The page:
The North Carolina Court of Appeals faulted an attorney for challenging a decision to admit expert testimony without relying on the North Carolina Rules of Evidence. A doubtful experiment in shell casing ejection by a prosecution expert was deemed admissible because the defense attorney failed to challenge the admissibility of the experiment under Daubert.
Facts of the Case
John Turner shot Nicholas Parker. The two neighbors had a quarrelsome history. They had heated disputes about the location of their property boundary, among other issues.
Turner testified that a stray dog had been causing problems in the neighborhood. Turner said he had tried, without success, to get the dog under control.
Turner testified that he heard gunshots coming from Parker’s property. He then saw that the stray dog was injured. Believing that Parker had shot the dog, Turner armed himself with a handgun. Turner then walked down the road to find the dog.
Turner saw the dog at about the time he encountered Parker. Turner chambered a round in his gun, apparently to ready himself to end the dog’s suffering. He discovered, however, that the dog had already died.
According to Turner, Parker was enraged. Turner testified that Parker said that he shot the dog and would shoot Turner too. Turner also testified that Parker said he had been “waiting for this” and that they would “get this over with.”
Turner testified that he saw Parker reach for his waist. Assuming that Parker had a weapon in his waistband, Turner shot him. Turner testified that he was “stumbling backward” when he fired the shots. Turner then called 911 to request medical assistance for Parker.
The medical examiner testified that Parker was shot eleven or twelve times. All but two of the bullets entered Parker’s back.
Turner argued that he acted in self-defense. Even if Parker had no gun, a mistaken belief that the facts justify killing another person in self-defense could result in a conviction for the lesser crime of voluntary manslaughter under North Carolina law.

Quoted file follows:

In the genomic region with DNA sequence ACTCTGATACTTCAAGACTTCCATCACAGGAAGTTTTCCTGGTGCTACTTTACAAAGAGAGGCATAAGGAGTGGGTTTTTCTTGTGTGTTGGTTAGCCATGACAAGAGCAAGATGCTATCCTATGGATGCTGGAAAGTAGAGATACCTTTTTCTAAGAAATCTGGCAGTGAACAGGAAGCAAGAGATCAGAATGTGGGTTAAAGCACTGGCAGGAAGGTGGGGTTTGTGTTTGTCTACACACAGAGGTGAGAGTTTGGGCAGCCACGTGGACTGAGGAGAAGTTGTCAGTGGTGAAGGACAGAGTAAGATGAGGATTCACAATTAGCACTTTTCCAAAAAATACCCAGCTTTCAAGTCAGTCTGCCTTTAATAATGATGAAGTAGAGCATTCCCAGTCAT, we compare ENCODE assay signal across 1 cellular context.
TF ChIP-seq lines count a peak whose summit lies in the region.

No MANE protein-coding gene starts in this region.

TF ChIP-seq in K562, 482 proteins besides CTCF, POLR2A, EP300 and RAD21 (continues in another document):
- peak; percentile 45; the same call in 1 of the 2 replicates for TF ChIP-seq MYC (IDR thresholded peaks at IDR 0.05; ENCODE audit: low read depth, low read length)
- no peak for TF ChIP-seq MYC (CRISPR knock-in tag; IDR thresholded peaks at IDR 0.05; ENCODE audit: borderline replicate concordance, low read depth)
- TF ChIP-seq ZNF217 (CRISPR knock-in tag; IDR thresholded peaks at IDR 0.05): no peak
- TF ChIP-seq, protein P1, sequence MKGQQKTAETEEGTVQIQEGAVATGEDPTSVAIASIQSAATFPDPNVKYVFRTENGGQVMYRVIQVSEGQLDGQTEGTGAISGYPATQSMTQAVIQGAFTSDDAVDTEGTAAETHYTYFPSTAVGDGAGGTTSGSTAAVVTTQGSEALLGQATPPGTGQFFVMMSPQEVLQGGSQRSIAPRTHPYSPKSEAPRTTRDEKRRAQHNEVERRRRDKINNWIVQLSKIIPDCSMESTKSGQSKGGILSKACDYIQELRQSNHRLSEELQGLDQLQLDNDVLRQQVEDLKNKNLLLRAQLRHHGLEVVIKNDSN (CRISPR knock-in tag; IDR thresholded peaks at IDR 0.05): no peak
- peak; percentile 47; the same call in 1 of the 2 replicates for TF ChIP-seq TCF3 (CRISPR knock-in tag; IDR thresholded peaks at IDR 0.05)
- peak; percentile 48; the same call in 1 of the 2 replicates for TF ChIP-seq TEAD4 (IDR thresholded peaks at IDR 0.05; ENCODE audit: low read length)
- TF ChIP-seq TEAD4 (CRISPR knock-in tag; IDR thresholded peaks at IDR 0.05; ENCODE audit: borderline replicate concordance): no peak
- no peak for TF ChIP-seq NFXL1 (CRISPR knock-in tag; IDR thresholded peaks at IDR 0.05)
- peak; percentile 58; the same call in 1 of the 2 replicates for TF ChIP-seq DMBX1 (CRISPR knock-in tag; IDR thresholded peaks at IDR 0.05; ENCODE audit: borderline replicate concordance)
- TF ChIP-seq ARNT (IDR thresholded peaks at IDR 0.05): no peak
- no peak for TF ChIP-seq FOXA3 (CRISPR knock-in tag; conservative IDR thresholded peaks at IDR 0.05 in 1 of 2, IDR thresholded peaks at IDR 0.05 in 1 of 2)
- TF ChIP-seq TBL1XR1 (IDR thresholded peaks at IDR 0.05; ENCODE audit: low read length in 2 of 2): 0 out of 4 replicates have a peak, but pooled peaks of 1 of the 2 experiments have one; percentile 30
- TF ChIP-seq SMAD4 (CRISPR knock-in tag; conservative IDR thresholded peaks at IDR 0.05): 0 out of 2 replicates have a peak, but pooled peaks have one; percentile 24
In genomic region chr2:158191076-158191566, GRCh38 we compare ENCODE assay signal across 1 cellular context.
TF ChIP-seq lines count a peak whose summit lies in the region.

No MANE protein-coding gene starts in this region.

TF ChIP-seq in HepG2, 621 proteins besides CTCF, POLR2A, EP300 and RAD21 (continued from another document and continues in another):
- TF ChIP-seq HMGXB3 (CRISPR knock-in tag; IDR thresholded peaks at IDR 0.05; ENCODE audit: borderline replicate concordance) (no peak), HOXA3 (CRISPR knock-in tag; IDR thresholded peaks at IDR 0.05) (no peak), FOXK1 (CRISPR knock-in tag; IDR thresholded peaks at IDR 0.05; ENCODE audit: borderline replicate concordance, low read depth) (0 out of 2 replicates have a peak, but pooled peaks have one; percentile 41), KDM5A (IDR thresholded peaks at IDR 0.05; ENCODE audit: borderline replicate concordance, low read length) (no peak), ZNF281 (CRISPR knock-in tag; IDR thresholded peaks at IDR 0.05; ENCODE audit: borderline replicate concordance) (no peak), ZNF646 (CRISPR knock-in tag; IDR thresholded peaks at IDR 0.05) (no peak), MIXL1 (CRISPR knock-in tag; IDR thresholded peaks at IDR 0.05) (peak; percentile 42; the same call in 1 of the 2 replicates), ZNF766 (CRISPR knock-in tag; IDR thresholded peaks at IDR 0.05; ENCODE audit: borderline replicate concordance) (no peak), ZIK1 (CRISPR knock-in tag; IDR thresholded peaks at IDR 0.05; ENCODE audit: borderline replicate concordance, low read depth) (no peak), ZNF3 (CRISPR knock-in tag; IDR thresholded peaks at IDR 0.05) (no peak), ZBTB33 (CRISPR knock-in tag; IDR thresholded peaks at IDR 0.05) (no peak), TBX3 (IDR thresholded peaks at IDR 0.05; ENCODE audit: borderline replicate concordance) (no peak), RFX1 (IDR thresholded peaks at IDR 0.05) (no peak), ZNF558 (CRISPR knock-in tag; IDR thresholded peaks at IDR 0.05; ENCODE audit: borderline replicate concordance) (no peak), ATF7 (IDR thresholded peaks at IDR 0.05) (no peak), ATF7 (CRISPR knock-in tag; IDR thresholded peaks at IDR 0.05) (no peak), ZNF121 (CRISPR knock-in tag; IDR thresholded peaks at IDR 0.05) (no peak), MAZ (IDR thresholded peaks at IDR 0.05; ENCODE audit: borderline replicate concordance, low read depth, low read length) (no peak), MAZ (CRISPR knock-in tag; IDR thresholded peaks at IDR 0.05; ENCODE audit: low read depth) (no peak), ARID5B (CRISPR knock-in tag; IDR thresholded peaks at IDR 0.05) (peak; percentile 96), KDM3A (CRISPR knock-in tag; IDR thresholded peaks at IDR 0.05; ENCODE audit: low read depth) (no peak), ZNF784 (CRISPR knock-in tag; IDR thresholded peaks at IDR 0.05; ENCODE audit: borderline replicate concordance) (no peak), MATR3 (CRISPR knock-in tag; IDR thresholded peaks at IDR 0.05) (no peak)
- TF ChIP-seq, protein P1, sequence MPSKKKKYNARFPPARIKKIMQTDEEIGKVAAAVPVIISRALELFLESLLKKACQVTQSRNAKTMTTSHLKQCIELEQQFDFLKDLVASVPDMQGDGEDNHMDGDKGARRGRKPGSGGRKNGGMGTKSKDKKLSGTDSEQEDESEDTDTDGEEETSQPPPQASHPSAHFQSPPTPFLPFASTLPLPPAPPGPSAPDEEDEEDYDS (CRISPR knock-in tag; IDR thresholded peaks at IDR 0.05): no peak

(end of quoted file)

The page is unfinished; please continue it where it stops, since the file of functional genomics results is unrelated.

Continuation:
The jury found Turner guilty of murder. The jury also found Turner guilty of possessing a firearm as a felon.
Investigators discovered eight shells at the crime scene that had been ejected from Turner’s gun. The shells were in a straight line and at various distances from each other.
Kelby Glass, a forensic firearms examiner employed by the sheriff’s department, testified over objection as an expert witness for the prosecution. Glass conducted an experiment to determine the direction and distance that shells would travel after being ejected from Turner’s gun.
Glass testified that when he fired the gun while it was parallel to the ground, the ejected casings traveled backward and to the right for about eight or nine feet. When he angled the gun downward, the ejected casings traveled forward and to the right for about nine to eleven feet.
Glass offered no opinion about Turner’s location or movement when he fired the gun. Given the location of the shell casings, the prosecutor argued that Glass’ experiment disproved Turner’s testimony that he was stumbling backwards when he shot the gun.
The prosecutor argued that the position of the shell casings proved that Turner was moving toward Parker as he fired the gun. The prosecutor asked the jury to infer that Turner shot Parker in the back after Parker was already on the ground, an inference that is inconsistent with self-defense.
Potential Daubert Challenges to Expert’s Experiment
North Carolina has interpreted its Rules of Evidence in a matter that adopts the Daubert standard. Had Turner based his objection on Daubert, he could have challenged Glass’ testimony on the ground that it was not derived from a reliable methodology. Glass did not claim to have fired the gun while stumbling backwards. In the absence of that data, it is difficult to understand how Glass’ experiment could be said to disprove Turner’s testimony.